“Higher productivity is actually the main way we see that we can sustainably increase wages in Singapore,” he said. “Even a slightly declining manufacturing manpower in Singapore is not a bad thing,” Mr. Chan added. “Because of automation then there is less foreign workers.”

As of December, it had 207,000 foreign manufacturing workers, down from around 281,000 in 2013. Foreigners were 46% of Singapore’s manufacturing employment last year, down from 52% in 2013.

Many foreigners head back to their countries after their jobs disappear, as the right to live in Singapore is tied to job status for many nonresidents. So they don’t show up in the country’s unemployment rate.

Even paper bags for takeout orders—which many rich countries typically import—are local. At an automated bag factory that a local company, Print Lab Pte., began operating in Singapore last month, cartons of paper go into a school-bus-sized machine that cuts, folds, and handles it, producing completed bags.

A push for high-tech production helped persuade Silicon Valley-based HP Inc. to open a new manufacturing facility in 2017 in Singapore for print heads, which dispense ink from cartridges to paper. Four years earlier, it had relocated the labor-intensive process of manufacturing lower-complexity print heads from Singapore to cheaper Malaysia. But it stuck with Singapore to make industrial print heads used in commercial printers for products such as books and posters. At the facility’s grand opening, robots poured guests glasses of wine.

Technological advances mean robotic arms that once could move in only one or two directions can now make nearly the same rotations as the human hand, equipping them for a much wider range of tasks. That dexterity is on display on HP’s production lines: A robot arm clutches a tab of adhesive liner and another peels from it, placing the sticky side on a cartridge to prevent ink from leaking.

“Imagine doing that job eight hours a day,” said Steve Connor, HP’s global head of inkjet supply operations. HP said the two robotic manufacturing lines in Singapore decreased manufacturing costs by 20%, compared with previous production methods.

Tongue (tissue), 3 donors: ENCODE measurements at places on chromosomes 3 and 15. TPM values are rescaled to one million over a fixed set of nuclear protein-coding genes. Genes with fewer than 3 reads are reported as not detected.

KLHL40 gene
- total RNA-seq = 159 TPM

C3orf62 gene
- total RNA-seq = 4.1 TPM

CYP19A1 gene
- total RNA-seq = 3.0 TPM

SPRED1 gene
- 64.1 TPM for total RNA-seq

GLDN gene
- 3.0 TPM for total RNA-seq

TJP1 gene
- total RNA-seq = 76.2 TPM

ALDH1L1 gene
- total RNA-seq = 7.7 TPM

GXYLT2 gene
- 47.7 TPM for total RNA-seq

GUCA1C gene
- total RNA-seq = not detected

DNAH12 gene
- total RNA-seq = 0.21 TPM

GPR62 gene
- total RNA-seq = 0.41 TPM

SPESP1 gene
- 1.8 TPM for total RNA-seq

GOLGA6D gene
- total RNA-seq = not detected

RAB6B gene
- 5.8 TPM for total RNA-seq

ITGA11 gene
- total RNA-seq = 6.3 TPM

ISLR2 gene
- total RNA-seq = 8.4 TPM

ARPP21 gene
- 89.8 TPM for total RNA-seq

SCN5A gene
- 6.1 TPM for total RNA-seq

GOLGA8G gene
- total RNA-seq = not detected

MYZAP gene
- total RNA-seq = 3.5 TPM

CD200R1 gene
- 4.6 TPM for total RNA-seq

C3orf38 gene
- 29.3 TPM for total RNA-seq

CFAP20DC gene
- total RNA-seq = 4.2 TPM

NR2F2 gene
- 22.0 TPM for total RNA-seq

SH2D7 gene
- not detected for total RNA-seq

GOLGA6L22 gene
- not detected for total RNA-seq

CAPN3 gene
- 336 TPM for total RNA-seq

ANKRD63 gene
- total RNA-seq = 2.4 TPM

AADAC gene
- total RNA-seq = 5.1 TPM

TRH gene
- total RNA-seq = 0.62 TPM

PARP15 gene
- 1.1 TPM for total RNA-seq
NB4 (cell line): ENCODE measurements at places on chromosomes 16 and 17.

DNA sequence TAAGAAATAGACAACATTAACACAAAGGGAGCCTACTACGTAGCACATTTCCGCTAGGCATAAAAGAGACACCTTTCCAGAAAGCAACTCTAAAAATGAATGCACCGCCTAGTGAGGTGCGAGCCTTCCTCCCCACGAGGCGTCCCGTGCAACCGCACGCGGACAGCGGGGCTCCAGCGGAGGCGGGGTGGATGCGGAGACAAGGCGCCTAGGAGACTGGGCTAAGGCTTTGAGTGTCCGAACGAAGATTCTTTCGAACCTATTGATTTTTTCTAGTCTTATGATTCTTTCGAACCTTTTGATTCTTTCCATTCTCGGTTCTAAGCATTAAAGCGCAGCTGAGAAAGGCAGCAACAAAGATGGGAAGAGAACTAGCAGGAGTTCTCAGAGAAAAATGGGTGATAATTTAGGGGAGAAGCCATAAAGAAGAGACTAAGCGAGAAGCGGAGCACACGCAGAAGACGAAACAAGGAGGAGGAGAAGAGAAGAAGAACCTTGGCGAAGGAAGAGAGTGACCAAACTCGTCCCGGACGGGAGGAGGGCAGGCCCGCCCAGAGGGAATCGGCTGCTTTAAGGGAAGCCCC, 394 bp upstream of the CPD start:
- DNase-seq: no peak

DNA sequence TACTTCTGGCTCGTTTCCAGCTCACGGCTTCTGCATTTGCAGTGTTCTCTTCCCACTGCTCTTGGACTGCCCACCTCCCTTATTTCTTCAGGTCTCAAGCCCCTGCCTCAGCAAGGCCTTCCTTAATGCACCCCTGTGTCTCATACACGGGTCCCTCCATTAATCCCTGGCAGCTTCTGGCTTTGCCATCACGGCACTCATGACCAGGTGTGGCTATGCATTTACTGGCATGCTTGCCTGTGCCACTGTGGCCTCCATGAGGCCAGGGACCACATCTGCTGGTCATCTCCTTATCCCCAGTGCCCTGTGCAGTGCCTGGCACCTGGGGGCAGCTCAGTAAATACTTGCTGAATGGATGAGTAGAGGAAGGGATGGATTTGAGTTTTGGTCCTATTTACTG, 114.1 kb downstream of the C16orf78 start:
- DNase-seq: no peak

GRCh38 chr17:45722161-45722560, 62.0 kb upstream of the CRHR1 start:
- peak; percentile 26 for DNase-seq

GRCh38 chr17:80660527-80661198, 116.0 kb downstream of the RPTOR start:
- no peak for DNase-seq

The robots work 24 hours a day and are precise, leading to higher yield and fewer errors, said Mr. Connor. Small automated vehicles bearing trays collect batches of completed cartridges and deposit them while blaring Star Wars theme music, to make sure humans don’t trip over them—not that the music seems necessary. “I walk in here and go ‘Where are all the people?’ ” said Mr. Connor.

The company has retrained staff to work with the machines, tapping into government grants that subsidize training by lecturers from the city’s technical-training institutes. Operators who once loaded materials are taught to troubleshoot and fix basic mechanical problems. Some staff that once used microscopes to inspect cartridges for defects now train robots to do that. The humans verify that cartridges rejected by the robots actually have problems, helping to hone robotic judgment.

At another Singapore factory, 3-D printers print out some of their own parts, said Ng Tian Chong, HP’s managing director for greater Asia: “Our 3-D printer actually gives birth to itself.”


Source : The Wall Street Journal

Lee Hsien Loong on What Singapore Can and Can’t Teach China – Interview with Caixin in 2014

Hu Shuli and Zhang Hong wrote . . . . . . . . .

As one of the Four Asian Tigers, Singapore is known for its strong economy and orderly society. The city-state, with its population of 5.3 million people, is listed by the World Bank as No. 4 in the world in terms of per capita income. As a regional business hub, it is lauded for its sound business reputation and the transparency of its government.

Singapore has also been something of an example for China over the past three decades. A visit by Deng Xiaoping in 1978 provided inspiration for China’s reform and opening up.

Meanwhile, many Chinese officials have studied Singapore’s style of governance. Over the past 30 some years, more than 10,000 Chinese officials have visited Singapore for governance training. What they witnessed is a democracy combined with one-party rule and elitism. They have also seen an open economy that is accompanied by strong state-controlled investment vehicles.

Since 2013, China’s new leadership has pursued various reform measures that, some argue, reflect the Singapore style. On one hand, the market’s role has been further highlighted in resource allocation, and on the other, efforts to fight corruption have intensified.